Peaky Blinders has become a cult hit for the BBC and Netflix, drawing famous fans like David Bowie and Leonard Cohen, who each offered songs for its soundtrack, and style disciples inspired by its story of a natty and ruthless Birmingham crime family in the era between the world wars. Its fourth season began on Thursday on Netflix (it already ran on BBC Two), with the gang, led by Cillian Murphy’s icy Tommy Shelby, getting into the fight game. So the Olympic has been transformed into a 1920s boxing arena complete with vintage posters and an enormous Union Jack. It filled up with herbal cigarette smoke and stylish overcoats as a foghorn-voiced sidekick commanded a few dozen extras to step right up for an audience with “the Peaky” [expletive] “Blinders!” It’s a phrase fans tend to shout with glee and a bad brummie accent, no matter where they’re from. Such is the infectious allure of this series, the top-rated drama on BBC Two — Netflix doesn’t release viewing data — with a pop culture impact that, a la shows like Mad Men, arguably outpaces the numbers. In England, there are Peaky Blinders bars, restaurants, tours, parties and weddings. The distinctive undercut hairstyle went from the bane of the actors to the subject of how-to articles in men’s magazines, and the popularity of the show’s slick early 20th-century tailoring led its creator, Steven Knight, to partner on a Peaky clothing line. “To influence people — not people involved in the industry but real people who watch TV and then go out and do something about it — it’s great,” Knight said. As a primarily Roma group in Birmingham, the Peakies are a departure from the usual pop culture gangsters. The new menace — a New York-based Mafioso with a grudge played by Adrien Brody — represents the first time they will tangle with the more classic version. The Shelby family, which also includes Aunt Polly (Helen McCrory) and Tommy’s brothers Arthur (Paul Anderson) and John (Joe Cole), has been arcing toward respectability, but the new threat will force them to return to the old neighbourhood. “The whole series is about escape, with a particularly British point of view: Can you escape where you’re born?” said Knight, who writes every episode.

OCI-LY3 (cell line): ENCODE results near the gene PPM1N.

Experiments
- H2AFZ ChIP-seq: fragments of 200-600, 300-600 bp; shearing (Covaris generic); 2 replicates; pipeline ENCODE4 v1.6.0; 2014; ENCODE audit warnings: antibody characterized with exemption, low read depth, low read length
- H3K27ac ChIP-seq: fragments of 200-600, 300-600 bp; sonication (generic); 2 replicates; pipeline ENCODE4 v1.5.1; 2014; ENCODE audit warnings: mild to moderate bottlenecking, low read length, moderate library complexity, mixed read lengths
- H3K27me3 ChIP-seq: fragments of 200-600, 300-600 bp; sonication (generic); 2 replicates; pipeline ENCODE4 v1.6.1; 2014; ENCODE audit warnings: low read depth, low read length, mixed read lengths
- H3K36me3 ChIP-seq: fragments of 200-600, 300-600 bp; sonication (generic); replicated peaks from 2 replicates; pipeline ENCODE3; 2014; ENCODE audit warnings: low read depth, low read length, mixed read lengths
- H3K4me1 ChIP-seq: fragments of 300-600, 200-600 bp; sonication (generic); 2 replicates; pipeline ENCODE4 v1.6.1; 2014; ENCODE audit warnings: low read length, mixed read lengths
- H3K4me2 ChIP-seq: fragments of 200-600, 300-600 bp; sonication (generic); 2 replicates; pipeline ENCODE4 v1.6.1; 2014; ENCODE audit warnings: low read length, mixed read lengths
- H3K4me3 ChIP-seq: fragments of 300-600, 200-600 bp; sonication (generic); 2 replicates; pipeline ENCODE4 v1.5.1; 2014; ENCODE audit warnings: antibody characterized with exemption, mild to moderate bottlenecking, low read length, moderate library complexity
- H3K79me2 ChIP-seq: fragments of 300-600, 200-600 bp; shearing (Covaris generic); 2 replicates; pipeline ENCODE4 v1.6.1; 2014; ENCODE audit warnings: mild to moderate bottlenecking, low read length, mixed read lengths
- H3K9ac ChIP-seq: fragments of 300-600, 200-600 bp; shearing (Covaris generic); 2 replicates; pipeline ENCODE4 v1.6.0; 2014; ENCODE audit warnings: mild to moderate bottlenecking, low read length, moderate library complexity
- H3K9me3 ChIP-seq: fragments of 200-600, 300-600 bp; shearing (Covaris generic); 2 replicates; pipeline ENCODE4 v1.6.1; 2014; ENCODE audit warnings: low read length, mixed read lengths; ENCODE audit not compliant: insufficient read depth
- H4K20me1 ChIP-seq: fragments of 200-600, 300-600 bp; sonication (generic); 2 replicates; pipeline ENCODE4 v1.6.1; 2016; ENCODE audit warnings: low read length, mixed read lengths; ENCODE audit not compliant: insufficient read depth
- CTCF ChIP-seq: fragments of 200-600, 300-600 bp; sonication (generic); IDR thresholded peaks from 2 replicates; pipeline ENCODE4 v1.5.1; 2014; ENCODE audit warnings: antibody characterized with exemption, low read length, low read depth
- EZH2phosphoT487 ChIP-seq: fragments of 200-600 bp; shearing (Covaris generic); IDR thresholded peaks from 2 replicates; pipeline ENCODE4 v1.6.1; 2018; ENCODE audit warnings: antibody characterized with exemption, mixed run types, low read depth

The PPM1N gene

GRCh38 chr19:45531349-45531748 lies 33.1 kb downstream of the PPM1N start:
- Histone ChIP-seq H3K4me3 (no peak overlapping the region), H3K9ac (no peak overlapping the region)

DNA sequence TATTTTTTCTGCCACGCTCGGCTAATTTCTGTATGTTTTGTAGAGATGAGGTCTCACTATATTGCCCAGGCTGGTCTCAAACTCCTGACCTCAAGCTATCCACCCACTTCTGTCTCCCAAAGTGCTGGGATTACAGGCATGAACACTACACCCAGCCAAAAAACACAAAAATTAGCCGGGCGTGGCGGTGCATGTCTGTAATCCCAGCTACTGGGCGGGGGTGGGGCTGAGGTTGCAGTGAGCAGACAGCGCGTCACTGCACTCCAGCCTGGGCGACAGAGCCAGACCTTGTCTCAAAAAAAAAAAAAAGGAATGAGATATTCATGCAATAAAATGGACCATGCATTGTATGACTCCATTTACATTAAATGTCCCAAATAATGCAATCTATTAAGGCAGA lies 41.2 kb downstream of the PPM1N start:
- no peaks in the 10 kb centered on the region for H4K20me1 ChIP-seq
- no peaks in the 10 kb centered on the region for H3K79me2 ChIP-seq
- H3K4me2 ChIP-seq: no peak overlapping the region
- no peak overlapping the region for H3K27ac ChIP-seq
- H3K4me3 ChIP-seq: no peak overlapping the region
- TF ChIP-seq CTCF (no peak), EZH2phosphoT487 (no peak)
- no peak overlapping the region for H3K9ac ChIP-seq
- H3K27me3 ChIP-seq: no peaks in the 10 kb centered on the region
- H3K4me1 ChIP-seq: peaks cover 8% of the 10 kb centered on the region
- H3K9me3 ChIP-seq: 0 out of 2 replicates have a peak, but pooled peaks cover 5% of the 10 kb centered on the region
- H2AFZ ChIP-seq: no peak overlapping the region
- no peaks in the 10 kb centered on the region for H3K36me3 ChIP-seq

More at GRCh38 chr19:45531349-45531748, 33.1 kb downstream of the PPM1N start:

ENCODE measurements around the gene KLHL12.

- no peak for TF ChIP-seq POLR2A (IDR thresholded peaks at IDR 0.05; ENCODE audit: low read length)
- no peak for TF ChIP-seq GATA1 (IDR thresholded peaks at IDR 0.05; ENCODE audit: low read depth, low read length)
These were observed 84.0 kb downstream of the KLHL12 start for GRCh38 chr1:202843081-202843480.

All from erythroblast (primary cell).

“Season four is a very literal pulling back of the entire family to where they’re from, so they can re-evaluate who they are in the environment they once were in.” But while it deals in a specifically British theme, Peaky Blinders does so with an amalgam of disparate influences and elements — American westerns, a lithe Irish actor playing a tough crime boss, an art punk soundtrack — that add up to an arresting whole. Peaky Blinders was born from the stories Knight heard about his father’s uncles, members of the real Peaky Blinders gang in Birmingham. The name came from the members’ signature flat-caps that became “blinders,” the probably apocryphal story goes, when weaponized with razor blades sewn into the peaks. The stylised look and feel — the dazzling suits, the cathedral-like neighbourhood pub, the slow-motion shots of the gang swaggering through grimy streets — is designed to approximate the wonder Knight felt upon hearing these marvellous tales while growing up in that city. “The horses are bigger and blacker; the men are stronger and more rugged; the women are more glamorous; the lipstick’s brighter,” McCrory said. “It’s almost like a graphic novel.” Although it’s a crime show, Peaky Blinders was inspired by American westerns, specifically the way they turned what was fundamentally “19th-century agricultural labour” into a heroic genre full of chivalry and myth. “I wanted to apply that sort of boldness to the city where I came from and my parents’ family,” Knight said. “It’s a good way into history because it’s through the imagination and the feeling, rather than through the bricks and mortar of it.” Caryn Mandabach, an executive producer, couldn’t see the slender Murphy as an imposing crime boss. Until she met him. “He was so powerful in the room that it didn’t matter that he was physically not a big guy,” she said. Decked out in “Peaky” wear — robin’s-egg shirt, charcoal vest and gold-chain sleeve garters — Murphy does look smaller in his trailer than he had on the monitors minutes before, although he has a coiled physicality and the actor’s gift of filling a room with his presence. Since emerging in the 2002 zombie thriller 28 Days Later, Murphy had become best known for roles in indie films like The Wind That Shakes the Barley as well as Christopher Nolan movies like The Dark Knight and Inception. But he noticed the more ambitious storytelling happening on TV and asked his agent to “put the word out that I’m interested,” he said. “Two days later, I read the first two episodes of ‘Peaky Blinders’ — it was serendipity, you know what I mean?” As the anchor of the Shelbys and the show, Tommy displays the classic contradictions of the gangster anti-hero — a family man who murders without compunction. But in his case the dissonance has a specific source: his time in the First World War, which physically and emotionally decimated a generation of Europeans. “I wanted Cillian to encapsulate that closed-down, totally war-damaged male that shows no emotion,” Knight said. The core relationship of the show is between Tommy and McCrory’s Polly, who comes somewhat undone in Season 4 but remains Tommy’s most trusted ally. The dynamic is emblematic of the show’s strong female roles, a rarity in gangster dramas. “I always find it surprising when that gets commented upon,” Knight said. “In any family that I’ve ever come across, the females are dominant. They just are.” The signature “Peaky” cut, high and tight, with the sides shaved every couple of days, initially “horrified” the actors, Knight said. The style was inspired by the First World War cuts favoured by infantrymen to discourage lice — now “footballers in England with multimillion-pound contracts are having them,” he said. Within the show, the most striking aesthetic element is the charged and often surprising soundtrack, an anachronistic mix of modern rock and punk with quieter, brooding works along the lines of its sinister theme song, Red Right Hand by Nick Cave and the Bad Seeds. The tracks suggest the seething emotion beneath Tommy’s placid exterior — Nick Cave “is Tommy’s spirit animal,” Mandabach said — and the soundtrack benefits from the fact that Peaky Blinders is popular among musicians. Bowie sent a picture of himself in a Peaky style flat cap and arranged not long before his death for the show to use one of his songs; “Lazarus,” from his final album “Blackstar,” appeared in an episode last season. And other acts who rarely license their music, like Radiohead and PJ Harvey, have allowed their work to be used in the series. (Some music doesn’t appear in the Netflix version for licensing reasons.) Antony Genn, the show’s composer and a former member of the English rock band Pulp, joined the show this season and has placed more emphasis on original recordings featuring “my talented friends who are also outlaws,” like Flea, Iggy Pop and Jarvis Cocker. The focus on new music dovetails with arguably the most curious Peaky brand extension yet: a musical that Knight has proposed as the next era of the Shelby story, once the TV series wraps up. (He said Season 5 would probably be the last one.) “We’ve been approached by some very reputable people who have said this is perfect for a musical, so who knows?” he said. “That’s the least likely thing with Peaky Blinders, so that’s what we’ll probably do.”